The information on this page assumes you are running Cortex on AWS. If you're only deploying locally, this information does not apply (although AWS credentials can still be passed into your APIs, and can be specified with cortex env configure local)

Private cluster subnets

By default, instances are created in public subnets and are assigned public IP addresses. You can configure all instances in your cluster to use private subnets by setting subnet_visibility: private in your cluster configuration file before creating your cluster. If private subnets are used, instances will not have public IP addresses, and Cortex will create a NAT gateway to allow outgoing network requests.

Private APIs

See networking for a discussion of API visibility.

Private operator

By default, the Cortex cluster operator's load balancer is internet-facing, and therefore publicly accessible (the operator is what the cortex CLI connects to). The operator validates that the CLI user is an active IAM user in the same AWS account as the Cortex cluster (see below). Therefore it is usually unnecessary to configure the operator's load balancer to be private, but this can be done by by setting operator_load_balancer_scheme: internal in your cluster configuration file. If you do this, you will need to configure VPC Peering to allow your CLI to connect to the Cortex operator (this will be necessary to run any cortex commands).

IAM permissions

If you are not using a sensitive AWS account and do not have a lot of experience with IAM configuration, attaching the built-in AdministratorAccess policy to your IAM user will make getting started much easier. If you would like to limit IAM permissions, continue reading.

Cluster spin-up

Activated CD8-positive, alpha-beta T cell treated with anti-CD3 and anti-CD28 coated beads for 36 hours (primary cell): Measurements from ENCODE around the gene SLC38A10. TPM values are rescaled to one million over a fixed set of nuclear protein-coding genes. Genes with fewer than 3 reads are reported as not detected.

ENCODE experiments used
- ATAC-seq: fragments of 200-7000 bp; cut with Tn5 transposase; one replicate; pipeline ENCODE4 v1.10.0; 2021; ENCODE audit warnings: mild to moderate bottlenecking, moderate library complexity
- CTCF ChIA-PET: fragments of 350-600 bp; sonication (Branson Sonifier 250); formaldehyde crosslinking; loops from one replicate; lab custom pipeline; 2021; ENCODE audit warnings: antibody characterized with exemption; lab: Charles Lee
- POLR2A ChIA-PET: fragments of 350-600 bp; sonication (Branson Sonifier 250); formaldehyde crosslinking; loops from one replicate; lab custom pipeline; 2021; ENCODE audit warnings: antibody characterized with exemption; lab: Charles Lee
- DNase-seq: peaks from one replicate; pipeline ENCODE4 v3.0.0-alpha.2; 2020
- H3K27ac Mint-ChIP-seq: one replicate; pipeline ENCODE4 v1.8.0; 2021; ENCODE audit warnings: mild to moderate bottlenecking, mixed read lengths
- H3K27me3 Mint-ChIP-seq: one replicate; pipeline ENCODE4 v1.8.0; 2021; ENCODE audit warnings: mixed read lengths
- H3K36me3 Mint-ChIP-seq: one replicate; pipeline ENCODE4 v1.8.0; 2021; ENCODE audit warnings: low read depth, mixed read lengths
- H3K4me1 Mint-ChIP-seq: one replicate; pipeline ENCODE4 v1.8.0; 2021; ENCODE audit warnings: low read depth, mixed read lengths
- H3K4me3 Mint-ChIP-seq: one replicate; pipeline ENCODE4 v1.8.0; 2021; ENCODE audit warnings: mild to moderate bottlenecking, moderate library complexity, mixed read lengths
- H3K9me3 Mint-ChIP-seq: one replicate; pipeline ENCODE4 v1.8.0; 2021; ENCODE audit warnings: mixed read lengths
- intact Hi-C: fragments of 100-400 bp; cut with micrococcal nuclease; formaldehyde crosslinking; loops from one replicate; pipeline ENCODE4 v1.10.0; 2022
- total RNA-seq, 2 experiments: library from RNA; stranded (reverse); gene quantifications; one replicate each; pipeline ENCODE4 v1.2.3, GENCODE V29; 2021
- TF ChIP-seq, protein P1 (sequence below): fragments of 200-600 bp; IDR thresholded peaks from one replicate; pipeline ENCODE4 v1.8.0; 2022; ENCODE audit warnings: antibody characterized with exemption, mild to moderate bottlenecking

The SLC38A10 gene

Spinning up Cortex on your AWS account requires more permissions that Cortex needs once it's running. You can specify different credentials for each purpose in two ways:

  1. You can export the environment variables AWS_ACCESS_KEY_ID and AWS_SECRET_ACCESS_KEY which will be used to create your cluster, and export CORTEX_AWS_ACCESS_KEY_ID and CORTEX_AWS_SECRET_ACCESS_KEY which will be used by the cluster.

  2. If you are using a cluster configuration file (e.g. cluster.yaml), you can set the fields aws_access_key_id and aws_secret_access_key which will be used to create your cluster, and set cortex_aws_access_key_id and cortex_aws_secret_access_key which will be used by the cluster.

In either case, the credentials used when spinning up the cluster will not be used by the cluster itself, and can be safely revoked after the cluster is running. You may need credentials with similar access to run other cortex cluster commands, such as cortex cluster configure, cortex cluster info, and cortex cluster down.

It is recommended to use an IAM user with the AdministratorAccess policy to create your cluster, since the CLI requires many permissions for this step, and the list of permissions is evolving as Cortex adds new features. If it is not possible to use AdministratorAccess in your existing AWS account, you could create a separate AWS account for your Cortex cluster, or you could ask someone within your organization to create the Cortex cluster for you (since AdministratorAccess is not required to deploy APIs to your cluster; see CLI below).


The operator requires read permissions for any S3 bucket containing exported models, read/write permissions for the Cortex S3 bucket, read permissions for ECR, read permissions for ELB, read/write permissions for API Gateway, read/write permissions for CloudWatch metrics, and read/write permissions for the Cortex CloudWatch log group. The policy below may be used to restrict the Operator's access:

"Version": "2012-10-17",
"Statement": [
"Effect": "Allow",
"Action": "s3:*",
"Resource": "*"
"Action": [
"Effect": "Allow",
"Resource": "*"

It is possible to further restrict access by limiting access to particular resources (e.g. allowing access to only the bucket containing your models and the cortex bucket).


In order to connect to the operator via the CLI, you must provide valid AWS credentials for any user with access to the account. No special permissions are required. The CLI can be configured using the cortex env configure ENVIRONMENT_NAME command (e.g. cortex env configure aws).